Sermon: Ordinary 24, Year C – Lost Sheep, Lost coin … lost faith, house, job…

In the name of the +Father, and of the Son, and of the Holy Spirit. Amen.

  • Being pious has great capacity for irritating people.
  • But people who are genuinely holy have immense power to attract others.
    • In the Gospel for this week, Luke observes the way that the marginal, odd, and those neither virtuous nor pious – the tax-collectors and sinners – were “all drawing near to hear Jesus”.
  • The very people who were excluded from other places felt drawn to Jesus of Nazareth.
  • In that society, as in ours, there must have been many who felt rejected and without value, and who knew that their lives were in disorder.
  • They felt lost: not only because of the lives they lived, but because of who they felt they were.
  • Likewise, the mirror image:
    • why did the pious resent Jesus so much?
    • He taught love, gentleness, and the goodness of God.
    • He included everyone at the table of fellowship
      • – sinners and virtuous, male and female, Jew and Gentile, clean and unclean, good and bad.
    • And the pious loathed him, and wanted in the end to kill him.
    • In a society that discovered holiness through social and ritual means of exclusion,
      • Jesus’s radical inclusion was too threatening, so they crucified him.
  • In our Gospel, Jesus tells the pious two stories about things that are lost – a lost sheep and a lost coin.
  • Luke uses these short stories as an introduction to one of the greatest stories of lostness, that of the Prodigal Son.
    • There is the lad who loses himself;
    • the older brother who loses his temper and sense of values;
    • and the good father who does not lose hope.
  • The father has carefully kept the robe.
    • What we normally translate as “the best robe” is not that literally, but it is “the former robe”. Imagine the lad before he goes off to a far country, dropping his clothes on the floor (an experience of clothes management, still known to the parents of teenagers).
    • The father picks up the clothes, carefully folds the robe, and puts it away.
    • When St Francis left his family to create his religious order,(vividly portrayed in Brother Son, Sister Moon) he cast off all the trappings of his former life by shedding his clothes and walking out of the busy market square as naked as the day he was born – do we think St Francis’ confused, concerned Father did the same?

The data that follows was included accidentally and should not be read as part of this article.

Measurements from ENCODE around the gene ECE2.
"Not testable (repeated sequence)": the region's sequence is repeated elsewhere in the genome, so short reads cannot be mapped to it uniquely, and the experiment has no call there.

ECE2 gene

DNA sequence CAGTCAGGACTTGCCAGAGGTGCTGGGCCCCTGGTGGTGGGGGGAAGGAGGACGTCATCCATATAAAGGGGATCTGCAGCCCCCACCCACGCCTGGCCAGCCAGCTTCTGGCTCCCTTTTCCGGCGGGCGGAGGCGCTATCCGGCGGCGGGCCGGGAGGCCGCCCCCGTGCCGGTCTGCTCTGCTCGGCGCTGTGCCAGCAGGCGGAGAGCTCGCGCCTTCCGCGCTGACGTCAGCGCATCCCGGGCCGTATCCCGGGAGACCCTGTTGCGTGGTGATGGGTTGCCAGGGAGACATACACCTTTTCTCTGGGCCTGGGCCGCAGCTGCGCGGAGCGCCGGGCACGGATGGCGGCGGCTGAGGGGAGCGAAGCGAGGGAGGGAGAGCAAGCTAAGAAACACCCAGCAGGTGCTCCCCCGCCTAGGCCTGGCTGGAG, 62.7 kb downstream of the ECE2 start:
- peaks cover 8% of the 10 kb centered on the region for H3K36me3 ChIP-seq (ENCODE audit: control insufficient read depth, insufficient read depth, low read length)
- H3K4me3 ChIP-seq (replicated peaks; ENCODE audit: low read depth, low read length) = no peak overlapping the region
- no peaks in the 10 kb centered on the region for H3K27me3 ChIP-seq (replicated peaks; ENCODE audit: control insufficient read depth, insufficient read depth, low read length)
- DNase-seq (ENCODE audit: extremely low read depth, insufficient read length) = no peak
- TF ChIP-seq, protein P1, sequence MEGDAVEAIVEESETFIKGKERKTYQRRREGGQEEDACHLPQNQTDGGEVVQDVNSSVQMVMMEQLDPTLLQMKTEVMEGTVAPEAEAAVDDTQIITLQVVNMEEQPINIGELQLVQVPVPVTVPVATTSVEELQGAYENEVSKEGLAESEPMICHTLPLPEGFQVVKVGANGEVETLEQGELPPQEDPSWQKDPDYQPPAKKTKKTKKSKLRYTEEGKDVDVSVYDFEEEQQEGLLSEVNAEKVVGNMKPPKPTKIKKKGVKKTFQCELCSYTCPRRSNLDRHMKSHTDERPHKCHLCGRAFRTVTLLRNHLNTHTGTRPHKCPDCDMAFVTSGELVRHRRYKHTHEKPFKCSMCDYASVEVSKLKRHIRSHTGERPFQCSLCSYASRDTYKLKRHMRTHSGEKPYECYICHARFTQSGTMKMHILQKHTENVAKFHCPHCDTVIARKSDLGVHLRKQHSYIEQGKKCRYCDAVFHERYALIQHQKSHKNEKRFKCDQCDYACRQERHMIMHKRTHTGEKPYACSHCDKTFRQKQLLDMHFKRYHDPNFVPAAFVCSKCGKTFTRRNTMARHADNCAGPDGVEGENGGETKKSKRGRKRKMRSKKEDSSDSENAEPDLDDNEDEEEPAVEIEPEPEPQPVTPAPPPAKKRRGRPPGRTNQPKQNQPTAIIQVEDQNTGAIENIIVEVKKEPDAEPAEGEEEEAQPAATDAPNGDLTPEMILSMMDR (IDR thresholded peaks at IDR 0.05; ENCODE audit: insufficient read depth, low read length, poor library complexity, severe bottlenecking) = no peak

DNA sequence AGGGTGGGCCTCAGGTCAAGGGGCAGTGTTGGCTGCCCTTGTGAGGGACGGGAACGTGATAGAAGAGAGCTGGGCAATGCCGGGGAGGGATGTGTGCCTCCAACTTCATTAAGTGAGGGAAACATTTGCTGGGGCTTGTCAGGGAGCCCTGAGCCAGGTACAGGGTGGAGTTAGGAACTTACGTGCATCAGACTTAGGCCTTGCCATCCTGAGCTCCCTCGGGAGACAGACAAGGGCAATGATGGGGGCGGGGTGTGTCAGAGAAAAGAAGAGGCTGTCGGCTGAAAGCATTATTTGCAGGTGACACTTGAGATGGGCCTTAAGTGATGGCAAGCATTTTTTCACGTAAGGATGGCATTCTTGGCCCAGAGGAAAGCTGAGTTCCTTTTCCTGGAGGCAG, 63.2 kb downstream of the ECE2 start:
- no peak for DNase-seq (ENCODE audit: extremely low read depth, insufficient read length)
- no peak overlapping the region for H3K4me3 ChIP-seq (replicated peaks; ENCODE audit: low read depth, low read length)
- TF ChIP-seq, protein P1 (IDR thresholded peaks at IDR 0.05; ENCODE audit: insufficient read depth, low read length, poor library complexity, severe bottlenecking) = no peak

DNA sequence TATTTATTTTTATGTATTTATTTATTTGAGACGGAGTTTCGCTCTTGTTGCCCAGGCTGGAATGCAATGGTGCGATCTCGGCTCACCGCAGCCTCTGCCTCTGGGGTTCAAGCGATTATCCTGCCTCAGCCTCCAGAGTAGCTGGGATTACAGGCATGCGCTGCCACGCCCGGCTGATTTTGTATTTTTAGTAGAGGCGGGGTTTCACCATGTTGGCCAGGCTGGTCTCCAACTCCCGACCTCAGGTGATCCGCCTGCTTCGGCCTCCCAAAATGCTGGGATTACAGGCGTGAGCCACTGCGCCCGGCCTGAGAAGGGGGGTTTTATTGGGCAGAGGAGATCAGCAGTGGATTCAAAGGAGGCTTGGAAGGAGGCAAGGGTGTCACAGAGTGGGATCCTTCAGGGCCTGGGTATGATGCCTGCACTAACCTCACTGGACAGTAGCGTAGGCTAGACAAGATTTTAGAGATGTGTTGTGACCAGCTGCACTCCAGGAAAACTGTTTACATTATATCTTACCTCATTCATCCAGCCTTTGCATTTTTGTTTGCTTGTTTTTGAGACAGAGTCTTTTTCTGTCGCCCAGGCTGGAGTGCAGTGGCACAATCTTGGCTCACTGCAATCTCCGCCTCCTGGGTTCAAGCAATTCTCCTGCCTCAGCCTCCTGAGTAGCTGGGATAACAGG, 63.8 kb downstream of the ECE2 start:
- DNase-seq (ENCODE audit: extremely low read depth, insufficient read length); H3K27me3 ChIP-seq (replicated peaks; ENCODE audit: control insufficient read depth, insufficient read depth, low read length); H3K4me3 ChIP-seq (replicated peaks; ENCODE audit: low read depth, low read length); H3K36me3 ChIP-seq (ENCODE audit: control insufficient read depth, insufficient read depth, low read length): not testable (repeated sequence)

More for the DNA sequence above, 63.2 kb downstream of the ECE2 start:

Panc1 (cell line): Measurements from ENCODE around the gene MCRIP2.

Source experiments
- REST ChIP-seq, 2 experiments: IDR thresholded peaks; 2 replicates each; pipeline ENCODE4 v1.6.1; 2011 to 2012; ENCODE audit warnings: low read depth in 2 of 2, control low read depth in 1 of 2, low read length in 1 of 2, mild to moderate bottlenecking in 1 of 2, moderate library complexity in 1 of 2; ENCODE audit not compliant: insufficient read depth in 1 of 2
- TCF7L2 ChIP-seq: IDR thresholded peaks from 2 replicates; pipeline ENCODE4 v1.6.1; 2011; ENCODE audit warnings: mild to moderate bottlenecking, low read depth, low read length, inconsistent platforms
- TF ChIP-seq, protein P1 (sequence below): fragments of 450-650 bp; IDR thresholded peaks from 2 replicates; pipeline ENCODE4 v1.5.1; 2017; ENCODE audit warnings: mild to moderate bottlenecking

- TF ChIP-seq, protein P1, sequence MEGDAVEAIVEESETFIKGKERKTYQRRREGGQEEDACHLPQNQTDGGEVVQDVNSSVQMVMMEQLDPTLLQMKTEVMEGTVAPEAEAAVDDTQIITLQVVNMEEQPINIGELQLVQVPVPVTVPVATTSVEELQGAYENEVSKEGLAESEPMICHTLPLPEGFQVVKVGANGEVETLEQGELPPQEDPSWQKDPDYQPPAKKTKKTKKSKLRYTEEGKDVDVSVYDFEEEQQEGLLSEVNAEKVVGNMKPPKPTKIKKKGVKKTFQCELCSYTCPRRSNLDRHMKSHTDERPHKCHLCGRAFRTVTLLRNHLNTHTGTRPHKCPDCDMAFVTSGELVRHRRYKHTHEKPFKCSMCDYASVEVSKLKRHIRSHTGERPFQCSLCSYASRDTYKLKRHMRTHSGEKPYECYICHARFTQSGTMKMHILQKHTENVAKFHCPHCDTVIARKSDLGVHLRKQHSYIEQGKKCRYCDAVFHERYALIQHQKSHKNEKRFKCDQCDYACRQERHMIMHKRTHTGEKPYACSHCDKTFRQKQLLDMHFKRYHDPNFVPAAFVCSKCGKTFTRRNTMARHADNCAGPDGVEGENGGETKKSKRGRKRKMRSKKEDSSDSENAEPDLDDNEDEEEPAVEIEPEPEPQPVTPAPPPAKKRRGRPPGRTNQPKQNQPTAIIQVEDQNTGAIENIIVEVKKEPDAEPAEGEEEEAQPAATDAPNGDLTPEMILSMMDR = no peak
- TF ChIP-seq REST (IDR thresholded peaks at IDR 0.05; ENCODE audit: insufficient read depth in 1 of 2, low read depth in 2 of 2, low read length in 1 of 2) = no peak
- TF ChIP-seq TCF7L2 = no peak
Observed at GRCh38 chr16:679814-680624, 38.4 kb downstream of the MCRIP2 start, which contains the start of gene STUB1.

• Heartbroken, having lost his son, the father of the Prodigal Son still is trusting that things that are lost, people that are lost, can still be found.
  • Perhaps one of the hardest things we can do is to repent and forgive ourselves for the things that we have foolishly lost.
  • If you turn, as I do most days before morning prayer, to the intercession book or look in other churches to their intercession boards where people can write out requests for prayer.
  • Here, that word recurs again and again:
    • “I have lost my job, pray for me.” “My wife has cancer, I am afraid of losing her. Pray for me.” “I have lost my faith – if there is a God, pray for me.” “I feel so lost, depressed, afraid and suicidal – pray for me.” “I have lost my house, pray for me.” “I feel so lost, pray for me, pray for me.”
  • In the parables that we hear today, we have the assurance that Jesus is never indifferent to these pleas.
  • The shepherd seeks out the lost sheep, finds him, places him on his shoulders, and brings him home.
  • I am not a country person by background. My only experience of sheep is plastic-wrapped chops in Asda. Yet I sit in fascination watching sheep-dog trials on television. The way the dogs move the sheep was not at all what I expected.
    • They did not run barking after the sheep.
    • But, as the sheep wandered off, they watched intelligently,
    • then ran like hell, and got in front of the sheep.
    • Then they lay down across the path where the sheep were wandering.
    • So when the sheep came up to them, they were gently turned towards the right direction.
  • So I put before you this morning, my dear friends, the challenge for your mission to care for the lost, all those we encounter in our daily lives and all those we seek to bring back to the sheepfold on Back to Church Sunday.
  • Seeking out the lost does not in the least need any book to be burnt
  • It does not ask us to rebuke, to admonish or even look down upon, for that was not the way of Christ
  • It calls us to this:
    • First, think and pray;
    • Second, run like hell;
    • and third, be found lying about.
  • For the lost, it is a precious and costly gift to be found at the right time in the right place.
  • “Rejoice with me, for I have found . . . that which I had lost.

Amen

Based closely upon Lyle Dennen’s article in Church Times, 10th Sept, 2010